Known for his paintings depicting scenes of Polish patriotism and battle, Polish artist Wojciech Adalbert Kossak is unique in his loyalty to the same nationally beloved subjects throughout his career, even as his contemporaries embraced fluctuations of styles between Western Europe and traditional Polish art. Kossak was born in Paris in 1857 to famous Polish artist Juliusz Kossak. Wjciech Kossak first studied drawing under his father before entering Krakow’s School of Fine Arts in 1871, he then moved to the Munich Academy of Fine Arts four years later. Kossak returned to Krakow in 1876 to serve in the Krakow Cavalry Regiment for a short period of time before focusing on his art career
Kossak’s father, Juliusz, greatly influenced his career and popularity as a painter of historic themes and battle, especially cavalry. Juliusz worked mostly in watercolor, painting the lifestyles of members of the gentry and nobility to whose estates he was invited to visit and observe. In addition to some portraiture, Juliusz was particularly passionate about horses and painted many riding, racing, and hunting scenes. Wjciech Kossak immediately embraced his father’s style and favorite subject matters, beginning with his return to Krakow in 1876.
In addition to his father’s influence on his work, Kossak was inspired even further by his time in the Cavalry Regiment and would flourish in the coming decade after he returned to Paris in 1887 to study at the École des Beaux Arts under Alexandre Cabanel and Leon Bonnat. In 1884, Kossak moved back to Krakow and began to work on large scale oil and watercolor paintings of historic themes, including the Napoleonic Wars and famous Polish battles and uprisings against foreign invaders. Kossak also did some portraiture, painting family members, nobility, military figures, and occasionally himself.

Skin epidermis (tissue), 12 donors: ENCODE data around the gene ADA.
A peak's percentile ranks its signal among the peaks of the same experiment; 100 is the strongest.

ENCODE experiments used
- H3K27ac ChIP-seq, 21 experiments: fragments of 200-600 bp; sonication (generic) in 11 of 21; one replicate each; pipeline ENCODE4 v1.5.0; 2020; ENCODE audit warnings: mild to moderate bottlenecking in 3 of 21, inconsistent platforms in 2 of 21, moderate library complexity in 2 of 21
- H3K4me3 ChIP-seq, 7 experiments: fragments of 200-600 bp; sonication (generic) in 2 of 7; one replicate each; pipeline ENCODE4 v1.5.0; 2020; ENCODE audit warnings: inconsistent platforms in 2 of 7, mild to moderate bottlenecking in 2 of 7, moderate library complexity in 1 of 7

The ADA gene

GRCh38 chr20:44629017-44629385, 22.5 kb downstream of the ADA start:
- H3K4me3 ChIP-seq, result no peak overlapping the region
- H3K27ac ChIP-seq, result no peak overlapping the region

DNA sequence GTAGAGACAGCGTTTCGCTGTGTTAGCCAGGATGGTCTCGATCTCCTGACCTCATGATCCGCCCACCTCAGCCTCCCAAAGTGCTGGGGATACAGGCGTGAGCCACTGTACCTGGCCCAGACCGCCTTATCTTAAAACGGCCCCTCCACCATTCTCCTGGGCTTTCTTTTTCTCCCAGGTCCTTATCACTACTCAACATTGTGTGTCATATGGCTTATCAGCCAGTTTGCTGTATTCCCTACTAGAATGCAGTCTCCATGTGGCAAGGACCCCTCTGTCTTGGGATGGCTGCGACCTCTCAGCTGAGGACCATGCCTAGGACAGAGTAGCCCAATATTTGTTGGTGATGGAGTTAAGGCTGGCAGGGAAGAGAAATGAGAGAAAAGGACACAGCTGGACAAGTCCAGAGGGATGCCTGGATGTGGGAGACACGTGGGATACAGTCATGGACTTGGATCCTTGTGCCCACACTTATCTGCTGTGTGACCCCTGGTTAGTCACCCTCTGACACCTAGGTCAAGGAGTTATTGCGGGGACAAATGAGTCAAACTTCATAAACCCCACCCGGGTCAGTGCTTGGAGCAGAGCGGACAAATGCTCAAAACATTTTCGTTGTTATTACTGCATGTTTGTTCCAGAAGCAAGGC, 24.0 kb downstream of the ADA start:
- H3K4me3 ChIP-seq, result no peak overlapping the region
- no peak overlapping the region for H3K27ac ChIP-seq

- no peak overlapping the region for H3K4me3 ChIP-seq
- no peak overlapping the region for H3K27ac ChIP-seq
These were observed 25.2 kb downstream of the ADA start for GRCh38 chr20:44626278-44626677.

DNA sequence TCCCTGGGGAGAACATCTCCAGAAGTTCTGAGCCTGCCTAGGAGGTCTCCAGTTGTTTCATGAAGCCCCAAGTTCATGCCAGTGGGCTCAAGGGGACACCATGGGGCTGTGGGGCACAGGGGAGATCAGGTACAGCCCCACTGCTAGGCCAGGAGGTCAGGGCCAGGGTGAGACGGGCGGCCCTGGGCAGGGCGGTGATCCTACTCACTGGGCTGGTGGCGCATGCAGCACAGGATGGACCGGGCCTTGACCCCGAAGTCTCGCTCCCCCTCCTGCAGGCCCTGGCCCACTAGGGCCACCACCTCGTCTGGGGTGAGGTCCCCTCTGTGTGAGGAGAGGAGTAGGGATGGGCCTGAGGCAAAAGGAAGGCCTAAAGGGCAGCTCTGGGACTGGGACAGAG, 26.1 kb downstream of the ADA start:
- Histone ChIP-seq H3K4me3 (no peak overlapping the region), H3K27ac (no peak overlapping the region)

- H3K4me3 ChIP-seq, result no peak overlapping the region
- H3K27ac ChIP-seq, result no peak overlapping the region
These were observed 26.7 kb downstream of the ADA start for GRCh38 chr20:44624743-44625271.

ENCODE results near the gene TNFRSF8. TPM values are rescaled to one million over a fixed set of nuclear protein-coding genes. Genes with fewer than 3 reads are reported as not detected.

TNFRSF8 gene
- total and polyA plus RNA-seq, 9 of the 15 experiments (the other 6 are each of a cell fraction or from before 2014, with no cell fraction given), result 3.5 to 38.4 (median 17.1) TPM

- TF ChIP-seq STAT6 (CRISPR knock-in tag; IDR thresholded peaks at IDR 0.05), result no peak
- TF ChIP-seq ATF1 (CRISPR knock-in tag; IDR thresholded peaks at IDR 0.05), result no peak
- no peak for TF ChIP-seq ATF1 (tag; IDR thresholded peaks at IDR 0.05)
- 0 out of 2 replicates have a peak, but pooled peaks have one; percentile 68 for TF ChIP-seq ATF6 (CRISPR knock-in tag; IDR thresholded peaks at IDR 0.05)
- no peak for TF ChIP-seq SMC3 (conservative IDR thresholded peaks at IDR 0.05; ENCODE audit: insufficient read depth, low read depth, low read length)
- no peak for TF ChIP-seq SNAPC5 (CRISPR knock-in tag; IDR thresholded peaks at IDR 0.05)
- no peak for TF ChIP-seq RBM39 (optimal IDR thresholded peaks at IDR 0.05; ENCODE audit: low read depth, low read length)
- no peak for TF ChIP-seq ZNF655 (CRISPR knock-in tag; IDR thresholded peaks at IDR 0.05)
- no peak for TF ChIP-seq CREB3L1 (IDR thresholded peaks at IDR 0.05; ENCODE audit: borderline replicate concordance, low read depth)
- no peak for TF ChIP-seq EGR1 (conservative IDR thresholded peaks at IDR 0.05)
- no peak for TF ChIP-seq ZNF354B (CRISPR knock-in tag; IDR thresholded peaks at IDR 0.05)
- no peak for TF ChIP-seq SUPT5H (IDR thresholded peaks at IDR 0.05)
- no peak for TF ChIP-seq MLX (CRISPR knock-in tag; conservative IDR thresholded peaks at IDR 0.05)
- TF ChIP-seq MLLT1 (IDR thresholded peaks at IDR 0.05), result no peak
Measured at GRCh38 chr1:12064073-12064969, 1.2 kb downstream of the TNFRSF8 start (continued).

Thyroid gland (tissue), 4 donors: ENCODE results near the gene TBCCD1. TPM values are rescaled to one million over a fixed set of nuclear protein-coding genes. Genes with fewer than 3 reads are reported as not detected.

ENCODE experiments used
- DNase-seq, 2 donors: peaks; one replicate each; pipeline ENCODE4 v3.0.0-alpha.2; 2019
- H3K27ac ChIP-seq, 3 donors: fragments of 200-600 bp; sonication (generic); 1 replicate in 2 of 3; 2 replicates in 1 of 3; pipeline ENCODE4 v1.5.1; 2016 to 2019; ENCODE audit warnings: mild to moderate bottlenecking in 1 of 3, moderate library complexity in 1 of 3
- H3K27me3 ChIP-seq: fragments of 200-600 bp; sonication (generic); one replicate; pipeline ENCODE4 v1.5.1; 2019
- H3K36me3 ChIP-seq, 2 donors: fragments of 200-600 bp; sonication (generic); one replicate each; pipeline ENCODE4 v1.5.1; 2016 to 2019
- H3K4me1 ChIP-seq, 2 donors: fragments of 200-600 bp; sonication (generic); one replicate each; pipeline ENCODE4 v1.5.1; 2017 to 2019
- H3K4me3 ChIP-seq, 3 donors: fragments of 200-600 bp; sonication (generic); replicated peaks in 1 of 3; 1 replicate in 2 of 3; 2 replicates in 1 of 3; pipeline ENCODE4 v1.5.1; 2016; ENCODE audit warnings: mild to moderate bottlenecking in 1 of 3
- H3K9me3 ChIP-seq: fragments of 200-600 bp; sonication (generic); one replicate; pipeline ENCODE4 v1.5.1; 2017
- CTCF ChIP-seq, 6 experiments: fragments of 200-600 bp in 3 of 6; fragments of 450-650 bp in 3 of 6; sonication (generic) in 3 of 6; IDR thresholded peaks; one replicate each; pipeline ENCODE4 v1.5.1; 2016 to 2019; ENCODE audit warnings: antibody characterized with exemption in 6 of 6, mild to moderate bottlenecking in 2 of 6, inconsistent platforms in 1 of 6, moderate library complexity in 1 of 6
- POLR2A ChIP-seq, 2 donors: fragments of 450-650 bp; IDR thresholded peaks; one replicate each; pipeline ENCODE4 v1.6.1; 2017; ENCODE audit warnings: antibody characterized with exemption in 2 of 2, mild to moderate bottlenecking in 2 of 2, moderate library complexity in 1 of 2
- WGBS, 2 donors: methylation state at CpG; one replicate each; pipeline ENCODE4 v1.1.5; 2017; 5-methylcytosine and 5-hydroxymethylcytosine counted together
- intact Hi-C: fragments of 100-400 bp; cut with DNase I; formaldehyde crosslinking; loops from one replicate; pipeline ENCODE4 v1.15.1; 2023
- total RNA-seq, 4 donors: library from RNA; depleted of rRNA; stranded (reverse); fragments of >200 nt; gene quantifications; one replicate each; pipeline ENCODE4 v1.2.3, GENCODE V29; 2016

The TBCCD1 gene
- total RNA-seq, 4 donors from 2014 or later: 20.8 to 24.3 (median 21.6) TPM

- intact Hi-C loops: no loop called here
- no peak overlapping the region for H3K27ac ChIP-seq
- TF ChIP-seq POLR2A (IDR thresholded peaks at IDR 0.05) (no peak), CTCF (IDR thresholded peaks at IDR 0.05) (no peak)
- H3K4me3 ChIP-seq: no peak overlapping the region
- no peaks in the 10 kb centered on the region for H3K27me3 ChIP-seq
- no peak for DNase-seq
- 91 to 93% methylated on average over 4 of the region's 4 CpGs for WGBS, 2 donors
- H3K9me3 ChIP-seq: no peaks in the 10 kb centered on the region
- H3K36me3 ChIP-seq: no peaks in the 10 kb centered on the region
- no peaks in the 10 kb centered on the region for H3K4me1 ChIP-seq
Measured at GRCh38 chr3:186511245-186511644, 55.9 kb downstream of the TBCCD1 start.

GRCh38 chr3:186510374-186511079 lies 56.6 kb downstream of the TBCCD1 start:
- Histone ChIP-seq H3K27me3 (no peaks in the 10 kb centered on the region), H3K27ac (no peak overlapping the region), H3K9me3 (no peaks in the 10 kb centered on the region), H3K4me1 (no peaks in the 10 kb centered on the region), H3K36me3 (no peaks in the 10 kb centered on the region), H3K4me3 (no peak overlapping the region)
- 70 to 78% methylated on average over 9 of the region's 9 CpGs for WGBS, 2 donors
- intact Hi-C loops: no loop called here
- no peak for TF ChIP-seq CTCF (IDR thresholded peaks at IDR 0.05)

At the end of the 19th century, Polish artists began to merge these popular themes with Impressionism. At the arrival of WWI, artists moved back to historic themes, but after the war they embraced cubism, abstractionism, and expressionism. Perhaps as can be expected, as the horrors of WWII played out in Poland, Polish artists once again focused on patriotic scenes. Despite the constant changing of artistic styles in Poland, Kossak continued to paint only the popular battle and historic themes he was known for. Patrons of Kossak were especially fond of his depictions of horses in cavalry scenes and occasional hunting scenes. Kossak painted some works of contemporary events such as WWI and the 1920 military campaign, but he mostly stuck with events like the Polish uprising against Russia.
The majority of Kossak’s well known paintings depict famous Polish battles. Inspired by revered Polish artists Jan Matejko and Wojciech Gerson, Kossak and a few other choice painters of his time painted a massive circular oil panorama in honor of the 100th anniversary of the victorious Battle of Raclawice, celebrating Poland’s bravery in defense of Polish independence. Kossak also painted panoramas of the Battle of Berezyna and the Battle of the Pyramids.
After a long career devoted to celebrating Polish patriotism and defense against international oppression, Kossak died in Krakow in 1942. His work hangs in many private collections in addition to the National Museum in Warsaw. He will continue to be known for his loyalty to traditional Polish styles and themes within his art, despite the often-changing directions of his contemporaries.
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